Tonight, my thoughts and prayers are with all of the people affected by this tragedy.

candle-light-live-wallpaper-10-2

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Slice of Life 2013 April 9: Why Do You Write?

Slice of Life

On today’s Slice of Life posting, Stacy asked the question “Why do you write?”

I write because there is no better way to make sense of my world. Writing helps me to process, clarify, and ponder life.

I write because writing is a challenge. While I love to write, I am always intimidated by the blank page and usually feel like what I write won’t be good enough. Still, I love the creative process of crafting a piece of writing and the satisfaction I feel when I am able to produce what I set out to do.

I write to connect with others. One of the things that I most admire in writers is their ability to write words that so perfectly capture a mood or experience that I’ve had in my life, and perhaps have never been able to adequately articulate. It’s like that moment when you read a perfect line and say to yourself “yes, that’s exactly how I felt!” For example, I love this line from Elizabeth Strout’s latest novel, The Burgess Boys:

“Perhaps if she was still young she would be driving by the home of Charlie Tibbets, but there was no sap left in her. The thick sugary pull of life had gone.” (Italics are mine)

Don’t you just love that description?

The written word allows us all to connect. I feel less alone in the world when I read others’ writing. My goal is to share my experiences so that maybe someone else will realize they are not alone, either. I am drawn to the redemptive nature of writing.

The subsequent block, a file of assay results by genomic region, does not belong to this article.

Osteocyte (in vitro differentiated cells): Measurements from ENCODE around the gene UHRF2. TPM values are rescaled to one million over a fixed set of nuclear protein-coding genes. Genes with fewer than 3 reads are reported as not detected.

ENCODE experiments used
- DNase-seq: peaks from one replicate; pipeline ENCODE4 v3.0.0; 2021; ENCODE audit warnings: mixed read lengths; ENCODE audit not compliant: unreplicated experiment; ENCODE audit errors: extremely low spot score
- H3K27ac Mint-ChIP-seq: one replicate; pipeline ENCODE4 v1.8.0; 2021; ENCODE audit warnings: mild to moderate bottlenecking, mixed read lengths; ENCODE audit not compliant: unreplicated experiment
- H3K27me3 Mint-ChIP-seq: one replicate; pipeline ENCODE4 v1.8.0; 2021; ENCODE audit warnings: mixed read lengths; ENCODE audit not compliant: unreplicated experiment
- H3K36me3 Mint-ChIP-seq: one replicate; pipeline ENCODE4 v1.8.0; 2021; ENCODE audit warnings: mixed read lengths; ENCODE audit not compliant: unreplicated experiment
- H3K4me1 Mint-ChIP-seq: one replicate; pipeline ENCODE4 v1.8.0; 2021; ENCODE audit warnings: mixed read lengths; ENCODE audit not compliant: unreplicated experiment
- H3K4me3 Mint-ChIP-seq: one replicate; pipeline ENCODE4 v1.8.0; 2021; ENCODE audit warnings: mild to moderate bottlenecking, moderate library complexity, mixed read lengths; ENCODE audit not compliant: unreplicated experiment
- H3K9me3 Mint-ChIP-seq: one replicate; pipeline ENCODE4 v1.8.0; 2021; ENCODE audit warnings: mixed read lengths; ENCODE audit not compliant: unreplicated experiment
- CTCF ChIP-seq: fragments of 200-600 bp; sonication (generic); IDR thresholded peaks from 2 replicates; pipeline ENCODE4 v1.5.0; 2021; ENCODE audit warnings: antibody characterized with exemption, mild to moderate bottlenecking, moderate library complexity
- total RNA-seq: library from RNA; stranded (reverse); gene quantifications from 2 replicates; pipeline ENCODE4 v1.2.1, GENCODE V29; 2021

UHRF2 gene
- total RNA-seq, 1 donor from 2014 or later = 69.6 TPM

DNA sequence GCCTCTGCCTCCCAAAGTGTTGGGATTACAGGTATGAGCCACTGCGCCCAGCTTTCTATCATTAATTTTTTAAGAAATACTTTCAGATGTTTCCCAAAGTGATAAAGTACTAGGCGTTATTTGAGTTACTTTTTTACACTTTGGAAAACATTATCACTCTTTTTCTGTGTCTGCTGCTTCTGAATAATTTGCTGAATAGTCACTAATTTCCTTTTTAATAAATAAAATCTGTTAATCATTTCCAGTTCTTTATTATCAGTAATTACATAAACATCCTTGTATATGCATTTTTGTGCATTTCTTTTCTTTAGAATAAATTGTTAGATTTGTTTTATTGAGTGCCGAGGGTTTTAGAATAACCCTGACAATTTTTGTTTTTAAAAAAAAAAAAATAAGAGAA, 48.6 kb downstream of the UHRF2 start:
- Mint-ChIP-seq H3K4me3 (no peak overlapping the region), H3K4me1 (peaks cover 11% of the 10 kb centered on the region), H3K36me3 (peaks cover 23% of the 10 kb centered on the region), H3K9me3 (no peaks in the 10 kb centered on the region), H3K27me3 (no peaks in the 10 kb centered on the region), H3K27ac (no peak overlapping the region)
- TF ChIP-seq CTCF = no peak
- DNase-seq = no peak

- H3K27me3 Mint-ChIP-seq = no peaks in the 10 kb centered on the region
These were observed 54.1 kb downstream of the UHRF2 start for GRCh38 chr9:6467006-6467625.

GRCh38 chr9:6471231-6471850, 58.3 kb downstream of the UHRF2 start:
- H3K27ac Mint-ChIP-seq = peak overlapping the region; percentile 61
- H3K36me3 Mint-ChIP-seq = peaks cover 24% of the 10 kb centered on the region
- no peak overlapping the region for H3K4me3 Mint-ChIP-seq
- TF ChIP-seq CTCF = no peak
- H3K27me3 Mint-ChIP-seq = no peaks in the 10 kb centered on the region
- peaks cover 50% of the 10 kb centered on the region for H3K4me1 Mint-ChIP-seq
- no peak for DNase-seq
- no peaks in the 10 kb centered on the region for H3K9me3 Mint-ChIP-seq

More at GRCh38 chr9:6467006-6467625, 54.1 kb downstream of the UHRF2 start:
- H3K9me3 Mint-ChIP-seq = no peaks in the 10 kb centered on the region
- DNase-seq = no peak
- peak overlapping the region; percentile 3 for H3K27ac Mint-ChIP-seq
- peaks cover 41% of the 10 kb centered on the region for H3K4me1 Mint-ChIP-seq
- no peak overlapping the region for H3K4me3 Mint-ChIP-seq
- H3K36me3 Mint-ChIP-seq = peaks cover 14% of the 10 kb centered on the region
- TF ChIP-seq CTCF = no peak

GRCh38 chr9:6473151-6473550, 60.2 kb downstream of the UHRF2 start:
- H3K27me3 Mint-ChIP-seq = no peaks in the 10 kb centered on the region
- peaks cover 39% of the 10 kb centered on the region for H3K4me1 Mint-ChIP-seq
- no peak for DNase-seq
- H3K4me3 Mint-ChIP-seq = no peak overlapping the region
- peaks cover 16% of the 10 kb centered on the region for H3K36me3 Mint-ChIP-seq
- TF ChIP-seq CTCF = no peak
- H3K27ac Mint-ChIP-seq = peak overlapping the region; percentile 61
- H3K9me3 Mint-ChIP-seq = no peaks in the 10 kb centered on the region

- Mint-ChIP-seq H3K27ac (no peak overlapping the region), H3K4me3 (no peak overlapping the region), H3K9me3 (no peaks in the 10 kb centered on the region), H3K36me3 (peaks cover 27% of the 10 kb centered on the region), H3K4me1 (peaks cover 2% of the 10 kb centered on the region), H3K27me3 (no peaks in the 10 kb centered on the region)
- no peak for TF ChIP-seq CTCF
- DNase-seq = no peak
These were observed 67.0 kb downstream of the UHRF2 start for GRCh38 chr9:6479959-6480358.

I write because I have a strong desire to be heard. I grew up as a hearing child with two deaf parents. Communicating with my parents was challenging, and their ability to fully understand me and my siblings was limited. They lip-read and we spoke to them. They did not teach us sign language and we only learned basic finger-spelling. It wasn’t until I was an adult that I realized our inability to sign essentially created a situation where we had parents who spoke a language we didn’t fully understand. While we could communicate, we lacked depth to our conversations and much of what we discussed was surface-level, easy to share information. The deeper things like thoughts and feelings never quite made the translation. Wanting, no needing to be heard became paramount in my life. Writing fills that void for me.

When I write I feel that I am doing exactly what I was born to do.

writing

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Slice of Life 2013: The Slicing Continues…

Slice of Life

Fellow SOLC writers: I don’t know about you, but for me it was very weird not writing my daily slice yesterday. While it was nice to have a day off, I felt oddly out of sorts. This morning when I got up, I realized that I wouldn’t have any comments to read on my post.

Bummed.

It’s funny how quickly something becomes a habit. They do say that if you want to develop a habit or break a bad one, you need to give yourself 30 days. I think that’s what happened. My daily writing was becoming ingrained into my life, and without it I felt kind of lost. Writing has a way of doing that to a person. While we may struggle to find the words some days, it always feels better to write, doesn’t it?

I am on spring break this week so I have time to think, reflect, and wonder about things. I know that I want to keep up with this blog I started for the Slice of Life Challenge. I am not sure how often I will post (although I hope it is often), but I do know that it means a lot to me to keep it up.

I am so glad that SOL continues for many of us. I love reading your blogs and admire your heart and your talent. You inspire me!

P.S. For regular readers of my blog, an update on Rosie. She had her surgery yesterday and she is doing great. You would never know that she just had surgery! She has managed to chew through her “cone” on the first night, so not sure what we will do next. Life with a dog 